During this phase of onboarding a new employee, you want to engage the employee and keep them interested in the job. The onboarding process is expensive, as you're probably already aware, so you save your business money when those you hire start with the company and remain there for as long as possible.
One idea to keep soon-to-be onboarding new hires engaged is by giving them your company newsletter. Make them feel like they're already part of the team. Invite them to come down for a meet-and-greet with all the staff members.
While it'll take them some time to learn about all the personality types in the workplace and how to navigate them, allowing them to meet everyone, especially when the team is warm and welcoming to the new hire, can make starting easier and far less stressful.
Consider using the buddy system to make your new hire feel welcome. Give them one person to go to with all their questions. To make it easier for everyone, you could introduce this person via a virtual meeting and provide the new hire with all their contact information.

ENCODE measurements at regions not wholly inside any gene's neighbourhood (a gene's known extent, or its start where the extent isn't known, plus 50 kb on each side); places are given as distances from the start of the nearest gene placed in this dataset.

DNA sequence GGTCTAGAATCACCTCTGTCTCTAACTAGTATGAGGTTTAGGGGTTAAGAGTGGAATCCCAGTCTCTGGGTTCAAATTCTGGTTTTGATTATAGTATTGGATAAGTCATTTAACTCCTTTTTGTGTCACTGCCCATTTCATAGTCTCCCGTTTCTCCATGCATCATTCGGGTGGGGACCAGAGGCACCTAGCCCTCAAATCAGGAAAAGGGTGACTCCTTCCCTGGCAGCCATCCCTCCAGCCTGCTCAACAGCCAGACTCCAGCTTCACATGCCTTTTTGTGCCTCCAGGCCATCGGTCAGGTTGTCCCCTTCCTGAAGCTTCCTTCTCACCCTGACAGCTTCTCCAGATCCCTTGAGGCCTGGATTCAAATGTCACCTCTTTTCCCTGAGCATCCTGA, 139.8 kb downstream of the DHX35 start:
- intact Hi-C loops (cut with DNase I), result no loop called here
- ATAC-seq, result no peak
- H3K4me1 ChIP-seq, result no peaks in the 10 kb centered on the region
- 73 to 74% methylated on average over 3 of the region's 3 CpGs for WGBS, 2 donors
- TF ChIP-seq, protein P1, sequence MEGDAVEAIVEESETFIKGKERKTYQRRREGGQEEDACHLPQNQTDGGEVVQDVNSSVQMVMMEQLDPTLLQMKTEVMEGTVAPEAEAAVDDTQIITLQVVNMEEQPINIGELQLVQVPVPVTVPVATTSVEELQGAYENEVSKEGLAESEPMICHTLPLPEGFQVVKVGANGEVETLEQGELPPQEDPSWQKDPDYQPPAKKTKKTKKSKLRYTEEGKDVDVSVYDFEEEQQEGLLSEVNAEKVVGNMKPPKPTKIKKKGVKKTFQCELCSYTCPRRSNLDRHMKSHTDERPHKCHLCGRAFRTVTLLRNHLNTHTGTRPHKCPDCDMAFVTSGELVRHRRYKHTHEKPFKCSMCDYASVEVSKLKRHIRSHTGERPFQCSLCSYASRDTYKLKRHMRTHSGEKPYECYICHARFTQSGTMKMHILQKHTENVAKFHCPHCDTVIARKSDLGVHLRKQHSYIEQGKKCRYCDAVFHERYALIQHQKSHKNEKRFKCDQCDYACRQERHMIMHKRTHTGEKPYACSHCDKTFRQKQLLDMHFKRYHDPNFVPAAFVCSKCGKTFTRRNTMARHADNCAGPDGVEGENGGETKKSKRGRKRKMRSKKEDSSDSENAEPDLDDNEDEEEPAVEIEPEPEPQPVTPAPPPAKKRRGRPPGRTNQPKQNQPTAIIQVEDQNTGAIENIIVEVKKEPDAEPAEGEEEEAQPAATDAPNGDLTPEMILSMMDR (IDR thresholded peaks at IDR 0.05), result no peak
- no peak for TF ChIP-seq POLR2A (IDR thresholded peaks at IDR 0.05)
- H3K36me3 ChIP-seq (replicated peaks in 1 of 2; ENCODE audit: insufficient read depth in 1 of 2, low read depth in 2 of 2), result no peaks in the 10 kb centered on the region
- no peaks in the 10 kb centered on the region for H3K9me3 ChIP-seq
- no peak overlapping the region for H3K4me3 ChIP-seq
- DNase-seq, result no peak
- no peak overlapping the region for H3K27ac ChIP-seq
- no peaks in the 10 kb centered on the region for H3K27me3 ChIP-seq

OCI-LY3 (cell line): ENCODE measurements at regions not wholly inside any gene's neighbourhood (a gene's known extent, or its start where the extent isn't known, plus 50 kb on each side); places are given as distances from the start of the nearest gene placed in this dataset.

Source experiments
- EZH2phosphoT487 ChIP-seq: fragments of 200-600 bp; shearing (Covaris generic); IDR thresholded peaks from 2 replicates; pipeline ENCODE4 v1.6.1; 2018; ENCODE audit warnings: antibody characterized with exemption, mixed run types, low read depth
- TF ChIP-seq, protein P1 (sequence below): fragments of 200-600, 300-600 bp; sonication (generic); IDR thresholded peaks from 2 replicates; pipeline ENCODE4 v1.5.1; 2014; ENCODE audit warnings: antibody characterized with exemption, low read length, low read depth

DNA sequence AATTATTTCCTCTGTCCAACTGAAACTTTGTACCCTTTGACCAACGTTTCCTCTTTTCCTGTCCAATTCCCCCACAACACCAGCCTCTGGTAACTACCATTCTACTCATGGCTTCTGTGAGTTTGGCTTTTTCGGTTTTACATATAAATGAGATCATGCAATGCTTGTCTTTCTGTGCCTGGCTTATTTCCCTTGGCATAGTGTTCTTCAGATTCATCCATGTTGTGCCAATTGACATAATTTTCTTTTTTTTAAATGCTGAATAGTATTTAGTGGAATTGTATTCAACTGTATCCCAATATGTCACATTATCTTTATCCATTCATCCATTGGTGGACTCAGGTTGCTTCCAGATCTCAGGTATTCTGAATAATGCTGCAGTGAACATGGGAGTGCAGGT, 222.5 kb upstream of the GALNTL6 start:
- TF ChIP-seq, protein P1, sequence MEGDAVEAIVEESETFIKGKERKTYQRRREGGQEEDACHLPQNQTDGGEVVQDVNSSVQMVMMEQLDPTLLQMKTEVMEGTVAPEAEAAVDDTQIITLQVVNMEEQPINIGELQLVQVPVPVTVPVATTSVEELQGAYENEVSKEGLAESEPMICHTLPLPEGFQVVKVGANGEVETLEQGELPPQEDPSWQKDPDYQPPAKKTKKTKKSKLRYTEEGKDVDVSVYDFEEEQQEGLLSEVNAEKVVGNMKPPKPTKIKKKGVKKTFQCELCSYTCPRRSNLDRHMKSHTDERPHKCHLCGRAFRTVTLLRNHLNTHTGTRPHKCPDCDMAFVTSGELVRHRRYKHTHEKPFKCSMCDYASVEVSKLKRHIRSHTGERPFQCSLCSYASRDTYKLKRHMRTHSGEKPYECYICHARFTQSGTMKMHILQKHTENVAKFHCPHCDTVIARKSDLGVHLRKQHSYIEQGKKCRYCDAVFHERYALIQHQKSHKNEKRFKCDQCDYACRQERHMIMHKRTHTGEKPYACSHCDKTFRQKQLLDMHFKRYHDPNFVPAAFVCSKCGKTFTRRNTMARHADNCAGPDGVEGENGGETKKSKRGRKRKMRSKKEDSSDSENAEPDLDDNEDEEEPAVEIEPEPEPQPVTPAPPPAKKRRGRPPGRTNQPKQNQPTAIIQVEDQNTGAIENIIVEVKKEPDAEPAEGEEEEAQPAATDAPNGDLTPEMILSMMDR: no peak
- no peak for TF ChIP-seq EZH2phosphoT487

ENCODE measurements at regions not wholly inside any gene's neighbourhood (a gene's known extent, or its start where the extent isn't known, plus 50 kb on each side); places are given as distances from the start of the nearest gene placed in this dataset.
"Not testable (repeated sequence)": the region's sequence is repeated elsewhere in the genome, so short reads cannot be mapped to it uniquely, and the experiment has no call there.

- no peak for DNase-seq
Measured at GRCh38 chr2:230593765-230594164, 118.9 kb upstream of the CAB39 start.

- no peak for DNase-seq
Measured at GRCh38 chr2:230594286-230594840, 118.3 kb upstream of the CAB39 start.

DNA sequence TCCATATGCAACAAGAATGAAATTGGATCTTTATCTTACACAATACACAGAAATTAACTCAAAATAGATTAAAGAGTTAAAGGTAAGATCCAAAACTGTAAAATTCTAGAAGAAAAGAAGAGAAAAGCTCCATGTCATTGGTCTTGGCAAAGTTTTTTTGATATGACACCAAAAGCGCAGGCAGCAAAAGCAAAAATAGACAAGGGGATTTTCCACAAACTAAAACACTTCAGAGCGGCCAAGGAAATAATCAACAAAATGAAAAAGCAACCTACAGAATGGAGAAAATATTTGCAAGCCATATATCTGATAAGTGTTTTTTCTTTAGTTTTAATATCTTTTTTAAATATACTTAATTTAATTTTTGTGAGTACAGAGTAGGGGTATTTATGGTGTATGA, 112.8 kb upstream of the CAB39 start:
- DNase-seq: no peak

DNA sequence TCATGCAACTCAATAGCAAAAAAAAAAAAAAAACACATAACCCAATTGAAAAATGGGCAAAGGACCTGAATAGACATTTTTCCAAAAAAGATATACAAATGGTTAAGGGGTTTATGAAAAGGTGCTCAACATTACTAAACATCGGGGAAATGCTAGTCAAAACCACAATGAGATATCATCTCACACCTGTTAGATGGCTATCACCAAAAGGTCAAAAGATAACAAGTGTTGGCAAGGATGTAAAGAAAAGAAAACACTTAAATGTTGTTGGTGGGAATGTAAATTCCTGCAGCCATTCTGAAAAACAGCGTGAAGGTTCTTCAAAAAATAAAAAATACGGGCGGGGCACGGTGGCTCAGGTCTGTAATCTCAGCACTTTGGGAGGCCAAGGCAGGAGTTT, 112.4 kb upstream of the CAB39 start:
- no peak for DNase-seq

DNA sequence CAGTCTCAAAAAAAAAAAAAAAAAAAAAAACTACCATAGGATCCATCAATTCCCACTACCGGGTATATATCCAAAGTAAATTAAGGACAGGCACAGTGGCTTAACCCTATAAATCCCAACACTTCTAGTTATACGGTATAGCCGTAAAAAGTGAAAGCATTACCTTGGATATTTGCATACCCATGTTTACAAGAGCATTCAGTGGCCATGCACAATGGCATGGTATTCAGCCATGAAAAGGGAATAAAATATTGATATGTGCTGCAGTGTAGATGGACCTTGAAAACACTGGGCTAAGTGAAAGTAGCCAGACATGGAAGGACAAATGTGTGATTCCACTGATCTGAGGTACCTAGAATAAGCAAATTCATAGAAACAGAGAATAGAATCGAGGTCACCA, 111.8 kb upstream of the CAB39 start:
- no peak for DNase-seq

Orientation and introduction
Onboarding new employees happens next once they actually have their first day with the company. This is when you emphasize your company values, let them take a formal tour of the business, receive proper introductions, and have them start sitting down with the people they'll work with the most.
During this phase, you want the employee to feel welcomed and give them adequate support so they feel as though their integration into the company will go smoothly.
The next step in the process is role-specific training, which is when your employee will learn everything necessary for their position. This may include getting login information for different programs, having a veteran within the company take them under their wing, and getting to know the team they'll be working with most often.
Full transition with ongoing support
This is the portion of the new employee onboarding training when the person is now on their own. They're starting to tackle projects or duties without anyone holding their hand. But this isn't a time to let your new hire lose without direction or support. It's a time when you and the rest of the staff are available to provide guidance, answer questions, and make it a positive experience for the employee.
Onboarding vs. new hire orientation
Although new hire onboarding and new hire orientation are often used interchangeably, these terms aren't the same.
Orientation is the initial process of welcoming a new hire into the company. During the orientation, you educate the employee about your mission, goals, and procedures. It's also a time to introduce the employee to your company culture and staff.
The onboarding process touches on these items but is more extensive and is a multi-step process.